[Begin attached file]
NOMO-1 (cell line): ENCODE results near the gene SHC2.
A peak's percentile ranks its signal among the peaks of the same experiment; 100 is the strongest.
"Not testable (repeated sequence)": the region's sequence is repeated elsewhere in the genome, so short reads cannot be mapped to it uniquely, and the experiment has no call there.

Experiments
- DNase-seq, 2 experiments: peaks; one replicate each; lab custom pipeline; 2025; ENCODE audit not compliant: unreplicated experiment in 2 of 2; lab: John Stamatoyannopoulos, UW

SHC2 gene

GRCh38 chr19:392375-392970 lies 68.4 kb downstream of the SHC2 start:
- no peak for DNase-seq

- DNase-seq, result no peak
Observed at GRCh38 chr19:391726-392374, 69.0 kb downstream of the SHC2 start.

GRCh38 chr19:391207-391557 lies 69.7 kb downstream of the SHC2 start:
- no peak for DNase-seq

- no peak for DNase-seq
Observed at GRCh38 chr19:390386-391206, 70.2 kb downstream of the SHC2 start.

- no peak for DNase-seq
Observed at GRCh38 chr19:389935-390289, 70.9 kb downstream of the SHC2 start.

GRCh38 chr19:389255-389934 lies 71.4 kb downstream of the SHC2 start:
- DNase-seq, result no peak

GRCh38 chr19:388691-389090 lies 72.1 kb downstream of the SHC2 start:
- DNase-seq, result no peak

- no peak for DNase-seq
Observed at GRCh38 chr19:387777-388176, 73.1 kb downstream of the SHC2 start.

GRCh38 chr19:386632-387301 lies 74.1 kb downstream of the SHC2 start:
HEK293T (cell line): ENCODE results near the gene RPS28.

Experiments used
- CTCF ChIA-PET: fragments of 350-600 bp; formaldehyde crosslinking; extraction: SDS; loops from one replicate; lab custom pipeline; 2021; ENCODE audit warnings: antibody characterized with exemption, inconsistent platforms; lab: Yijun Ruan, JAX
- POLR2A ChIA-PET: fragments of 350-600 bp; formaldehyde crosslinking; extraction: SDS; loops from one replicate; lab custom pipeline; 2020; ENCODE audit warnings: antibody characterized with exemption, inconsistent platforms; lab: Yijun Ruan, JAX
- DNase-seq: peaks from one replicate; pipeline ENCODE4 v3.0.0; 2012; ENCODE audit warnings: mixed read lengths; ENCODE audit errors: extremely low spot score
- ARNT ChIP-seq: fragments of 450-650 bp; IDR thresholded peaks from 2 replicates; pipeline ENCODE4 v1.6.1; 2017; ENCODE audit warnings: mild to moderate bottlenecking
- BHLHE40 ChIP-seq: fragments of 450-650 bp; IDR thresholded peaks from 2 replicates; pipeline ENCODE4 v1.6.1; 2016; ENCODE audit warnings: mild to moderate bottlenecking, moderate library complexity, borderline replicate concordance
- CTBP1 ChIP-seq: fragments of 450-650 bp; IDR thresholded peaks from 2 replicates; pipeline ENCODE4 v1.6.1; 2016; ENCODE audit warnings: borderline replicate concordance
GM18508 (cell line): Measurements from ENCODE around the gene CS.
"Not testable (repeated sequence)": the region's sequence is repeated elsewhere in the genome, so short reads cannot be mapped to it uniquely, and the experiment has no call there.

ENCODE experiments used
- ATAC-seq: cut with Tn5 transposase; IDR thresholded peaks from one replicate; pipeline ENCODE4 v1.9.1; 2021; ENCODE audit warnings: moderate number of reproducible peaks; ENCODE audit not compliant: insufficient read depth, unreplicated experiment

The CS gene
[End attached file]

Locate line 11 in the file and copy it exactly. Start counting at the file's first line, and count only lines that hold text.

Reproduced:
GRCh38 chr19:391207-391557 lies 69.7 kb downstream of the SHC2 start: